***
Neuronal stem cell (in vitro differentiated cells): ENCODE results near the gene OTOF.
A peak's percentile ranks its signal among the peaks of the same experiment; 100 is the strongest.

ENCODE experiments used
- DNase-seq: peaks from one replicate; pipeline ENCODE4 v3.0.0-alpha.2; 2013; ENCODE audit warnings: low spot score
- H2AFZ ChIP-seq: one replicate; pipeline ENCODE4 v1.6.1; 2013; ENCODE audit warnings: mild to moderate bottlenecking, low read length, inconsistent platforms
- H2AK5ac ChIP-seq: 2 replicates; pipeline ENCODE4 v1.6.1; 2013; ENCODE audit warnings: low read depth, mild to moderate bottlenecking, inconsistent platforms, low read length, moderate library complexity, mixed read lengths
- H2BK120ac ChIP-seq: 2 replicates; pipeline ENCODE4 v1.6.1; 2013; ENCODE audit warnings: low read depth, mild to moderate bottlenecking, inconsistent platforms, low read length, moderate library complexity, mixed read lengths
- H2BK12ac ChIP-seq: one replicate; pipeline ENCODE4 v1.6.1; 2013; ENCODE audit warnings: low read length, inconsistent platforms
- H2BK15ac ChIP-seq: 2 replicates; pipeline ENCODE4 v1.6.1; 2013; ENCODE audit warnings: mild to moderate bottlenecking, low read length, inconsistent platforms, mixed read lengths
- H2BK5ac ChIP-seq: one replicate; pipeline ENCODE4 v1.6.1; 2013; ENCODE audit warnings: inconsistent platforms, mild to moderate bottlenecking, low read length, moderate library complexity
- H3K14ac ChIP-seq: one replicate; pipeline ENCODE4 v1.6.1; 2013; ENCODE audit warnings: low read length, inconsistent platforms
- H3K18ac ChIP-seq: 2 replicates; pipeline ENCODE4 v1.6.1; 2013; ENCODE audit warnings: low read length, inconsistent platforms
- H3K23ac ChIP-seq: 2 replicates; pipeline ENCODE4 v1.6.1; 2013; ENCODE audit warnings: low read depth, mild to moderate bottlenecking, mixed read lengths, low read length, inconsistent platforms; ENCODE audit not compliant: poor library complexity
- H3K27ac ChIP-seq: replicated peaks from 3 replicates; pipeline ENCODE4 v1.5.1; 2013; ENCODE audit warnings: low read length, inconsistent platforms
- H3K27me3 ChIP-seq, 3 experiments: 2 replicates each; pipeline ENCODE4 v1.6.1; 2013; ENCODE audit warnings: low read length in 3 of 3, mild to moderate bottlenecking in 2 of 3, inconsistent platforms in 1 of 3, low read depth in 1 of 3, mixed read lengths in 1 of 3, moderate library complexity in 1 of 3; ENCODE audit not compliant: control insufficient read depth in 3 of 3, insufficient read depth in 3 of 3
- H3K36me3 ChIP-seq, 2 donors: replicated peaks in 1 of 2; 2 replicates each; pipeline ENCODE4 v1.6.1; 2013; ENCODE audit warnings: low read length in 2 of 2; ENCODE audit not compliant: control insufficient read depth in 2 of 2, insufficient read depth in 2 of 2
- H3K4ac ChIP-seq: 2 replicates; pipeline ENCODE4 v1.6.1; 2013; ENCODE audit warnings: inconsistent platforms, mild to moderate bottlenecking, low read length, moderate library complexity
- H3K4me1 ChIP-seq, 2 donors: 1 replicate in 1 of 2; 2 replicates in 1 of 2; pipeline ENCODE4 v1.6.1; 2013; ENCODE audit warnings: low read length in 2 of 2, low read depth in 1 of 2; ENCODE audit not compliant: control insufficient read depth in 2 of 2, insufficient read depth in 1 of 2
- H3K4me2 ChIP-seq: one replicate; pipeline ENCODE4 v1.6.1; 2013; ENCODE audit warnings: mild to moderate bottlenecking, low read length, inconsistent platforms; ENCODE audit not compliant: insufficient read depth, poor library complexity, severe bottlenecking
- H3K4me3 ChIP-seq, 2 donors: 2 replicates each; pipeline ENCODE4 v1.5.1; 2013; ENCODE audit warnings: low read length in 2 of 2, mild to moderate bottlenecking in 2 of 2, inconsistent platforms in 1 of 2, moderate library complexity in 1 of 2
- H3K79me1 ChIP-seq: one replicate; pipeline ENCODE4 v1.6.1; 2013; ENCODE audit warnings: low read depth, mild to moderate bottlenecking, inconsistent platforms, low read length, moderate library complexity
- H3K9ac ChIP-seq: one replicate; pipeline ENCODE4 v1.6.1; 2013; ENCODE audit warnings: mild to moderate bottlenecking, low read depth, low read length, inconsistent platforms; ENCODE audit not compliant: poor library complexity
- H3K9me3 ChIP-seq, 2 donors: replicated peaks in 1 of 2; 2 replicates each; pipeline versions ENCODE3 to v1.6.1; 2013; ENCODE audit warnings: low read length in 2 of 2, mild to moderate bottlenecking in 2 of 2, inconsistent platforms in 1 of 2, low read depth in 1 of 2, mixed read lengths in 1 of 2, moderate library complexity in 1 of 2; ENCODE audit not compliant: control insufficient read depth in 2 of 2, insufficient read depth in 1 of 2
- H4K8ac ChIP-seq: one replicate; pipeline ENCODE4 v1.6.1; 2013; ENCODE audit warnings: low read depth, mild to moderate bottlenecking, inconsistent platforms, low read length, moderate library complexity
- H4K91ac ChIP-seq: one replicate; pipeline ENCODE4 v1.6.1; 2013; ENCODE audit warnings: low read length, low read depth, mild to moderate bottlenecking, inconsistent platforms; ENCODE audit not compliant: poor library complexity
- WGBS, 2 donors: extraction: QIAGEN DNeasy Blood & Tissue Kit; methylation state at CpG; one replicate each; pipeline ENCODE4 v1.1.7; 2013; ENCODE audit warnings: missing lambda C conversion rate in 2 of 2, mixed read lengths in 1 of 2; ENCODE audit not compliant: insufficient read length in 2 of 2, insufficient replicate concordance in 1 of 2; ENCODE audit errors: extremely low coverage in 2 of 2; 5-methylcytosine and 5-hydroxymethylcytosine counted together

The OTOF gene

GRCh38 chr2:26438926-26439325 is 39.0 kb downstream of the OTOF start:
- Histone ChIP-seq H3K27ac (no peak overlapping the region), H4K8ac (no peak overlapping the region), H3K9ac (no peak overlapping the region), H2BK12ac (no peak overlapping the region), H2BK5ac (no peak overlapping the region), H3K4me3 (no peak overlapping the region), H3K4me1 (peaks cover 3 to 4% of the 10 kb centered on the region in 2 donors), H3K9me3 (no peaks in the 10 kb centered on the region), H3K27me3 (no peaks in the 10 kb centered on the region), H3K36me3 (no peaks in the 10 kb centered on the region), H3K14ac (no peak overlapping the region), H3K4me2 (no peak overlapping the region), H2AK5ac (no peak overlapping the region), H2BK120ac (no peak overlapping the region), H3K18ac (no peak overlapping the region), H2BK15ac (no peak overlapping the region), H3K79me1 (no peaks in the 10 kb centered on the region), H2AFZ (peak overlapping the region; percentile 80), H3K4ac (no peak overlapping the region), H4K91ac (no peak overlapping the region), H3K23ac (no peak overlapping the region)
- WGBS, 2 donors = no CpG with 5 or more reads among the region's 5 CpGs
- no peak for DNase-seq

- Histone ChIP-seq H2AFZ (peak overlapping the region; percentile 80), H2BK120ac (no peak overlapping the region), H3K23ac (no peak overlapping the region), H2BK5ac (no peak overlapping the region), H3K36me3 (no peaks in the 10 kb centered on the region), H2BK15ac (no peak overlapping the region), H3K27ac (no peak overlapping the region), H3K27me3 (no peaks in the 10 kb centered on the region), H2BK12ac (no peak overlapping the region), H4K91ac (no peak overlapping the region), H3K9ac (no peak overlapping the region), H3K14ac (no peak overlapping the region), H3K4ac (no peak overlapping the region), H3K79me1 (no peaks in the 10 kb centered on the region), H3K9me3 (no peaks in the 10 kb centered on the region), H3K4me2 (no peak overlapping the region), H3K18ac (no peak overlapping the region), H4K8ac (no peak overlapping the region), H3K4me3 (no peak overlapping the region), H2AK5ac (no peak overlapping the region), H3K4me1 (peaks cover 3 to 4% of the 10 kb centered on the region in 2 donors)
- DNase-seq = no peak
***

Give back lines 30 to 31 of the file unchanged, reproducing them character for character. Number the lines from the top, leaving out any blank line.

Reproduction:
- WGBS, 2 donors = no CpG with 5 or more reads among the region's 5 CpGs
- no peak for DNase-seq